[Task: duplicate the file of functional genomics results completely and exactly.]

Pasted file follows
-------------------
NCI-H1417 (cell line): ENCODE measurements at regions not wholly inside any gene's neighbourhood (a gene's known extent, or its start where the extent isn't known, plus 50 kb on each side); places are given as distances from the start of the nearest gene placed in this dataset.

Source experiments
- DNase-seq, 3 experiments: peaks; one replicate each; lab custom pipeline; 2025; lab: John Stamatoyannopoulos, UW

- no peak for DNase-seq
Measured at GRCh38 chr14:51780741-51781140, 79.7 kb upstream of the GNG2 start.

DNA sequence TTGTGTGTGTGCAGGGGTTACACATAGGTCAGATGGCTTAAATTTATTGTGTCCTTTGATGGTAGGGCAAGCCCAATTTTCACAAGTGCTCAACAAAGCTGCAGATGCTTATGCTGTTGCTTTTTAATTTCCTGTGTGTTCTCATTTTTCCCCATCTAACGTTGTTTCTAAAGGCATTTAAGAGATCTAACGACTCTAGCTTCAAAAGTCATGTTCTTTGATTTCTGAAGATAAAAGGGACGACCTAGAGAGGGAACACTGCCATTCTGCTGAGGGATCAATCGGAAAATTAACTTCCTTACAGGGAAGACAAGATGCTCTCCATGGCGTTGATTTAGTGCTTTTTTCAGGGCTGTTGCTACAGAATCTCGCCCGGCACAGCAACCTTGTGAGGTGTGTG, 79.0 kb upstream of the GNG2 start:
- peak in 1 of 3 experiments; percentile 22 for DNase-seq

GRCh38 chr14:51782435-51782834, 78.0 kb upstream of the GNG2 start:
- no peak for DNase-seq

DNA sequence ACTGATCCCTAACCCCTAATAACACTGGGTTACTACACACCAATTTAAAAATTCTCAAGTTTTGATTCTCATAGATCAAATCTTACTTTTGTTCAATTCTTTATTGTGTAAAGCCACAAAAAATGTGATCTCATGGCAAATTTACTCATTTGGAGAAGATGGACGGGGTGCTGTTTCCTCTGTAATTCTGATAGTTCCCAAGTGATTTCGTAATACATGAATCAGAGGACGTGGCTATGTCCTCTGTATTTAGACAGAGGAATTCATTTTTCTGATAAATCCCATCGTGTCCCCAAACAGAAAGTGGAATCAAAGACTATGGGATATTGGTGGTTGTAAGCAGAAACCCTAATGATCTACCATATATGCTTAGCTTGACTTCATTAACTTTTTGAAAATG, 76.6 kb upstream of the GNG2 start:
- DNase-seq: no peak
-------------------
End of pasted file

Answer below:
NCI-H1417 (cell line): ENCODE measurements at regions not wholly inside any gene's neighbourhood (a gene's known extent, or its start where the extent isn't known, plus 50 kb on each side); places are given as distances from the start of the nearest gene placed in this dataset.

Source experiments
- DNase-seq, 3 experiments: peaks; one replicate each; lab custom pipeline; 2025; lab: John Stamatoyannopoulos, UW

- no peak for DNase-seq
Measured at GRCh38 chr14:51780741-51781140, 79.7 kb upstream of the GNG2 start.

DNA sequence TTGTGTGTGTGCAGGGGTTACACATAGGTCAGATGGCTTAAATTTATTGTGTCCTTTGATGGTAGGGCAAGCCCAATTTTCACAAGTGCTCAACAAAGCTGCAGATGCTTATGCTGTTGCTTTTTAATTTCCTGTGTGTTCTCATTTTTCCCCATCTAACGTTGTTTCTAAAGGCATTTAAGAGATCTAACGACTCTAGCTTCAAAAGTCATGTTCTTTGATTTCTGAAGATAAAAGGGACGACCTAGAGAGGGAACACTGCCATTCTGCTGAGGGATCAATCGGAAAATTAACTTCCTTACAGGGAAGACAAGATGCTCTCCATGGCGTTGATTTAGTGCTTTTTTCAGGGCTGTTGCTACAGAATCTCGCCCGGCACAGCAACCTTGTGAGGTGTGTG, 79.0 kb upstream of the GNG2 start:
- peak in 1 of 3 experiments; percentile 22 for DNase-seq

GRCh38 chr14:51782435-51782834, 78.0 kb upstream of the GNG2 start:
- no peak for DNase-seq

DNA sequence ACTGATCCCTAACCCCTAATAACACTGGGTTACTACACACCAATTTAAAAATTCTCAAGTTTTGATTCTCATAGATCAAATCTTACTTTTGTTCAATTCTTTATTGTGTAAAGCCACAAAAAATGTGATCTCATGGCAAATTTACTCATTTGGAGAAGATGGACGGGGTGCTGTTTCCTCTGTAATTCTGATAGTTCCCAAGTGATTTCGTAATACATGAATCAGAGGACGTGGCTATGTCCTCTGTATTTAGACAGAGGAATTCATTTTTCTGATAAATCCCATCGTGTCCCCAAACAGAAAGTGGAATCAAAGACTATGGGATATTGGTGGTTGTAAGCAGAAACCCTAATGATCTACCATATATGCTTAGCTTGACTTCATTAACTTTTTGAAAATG, 76.6 kb upstream of the GNG2 start:
- DNase-seq: no peak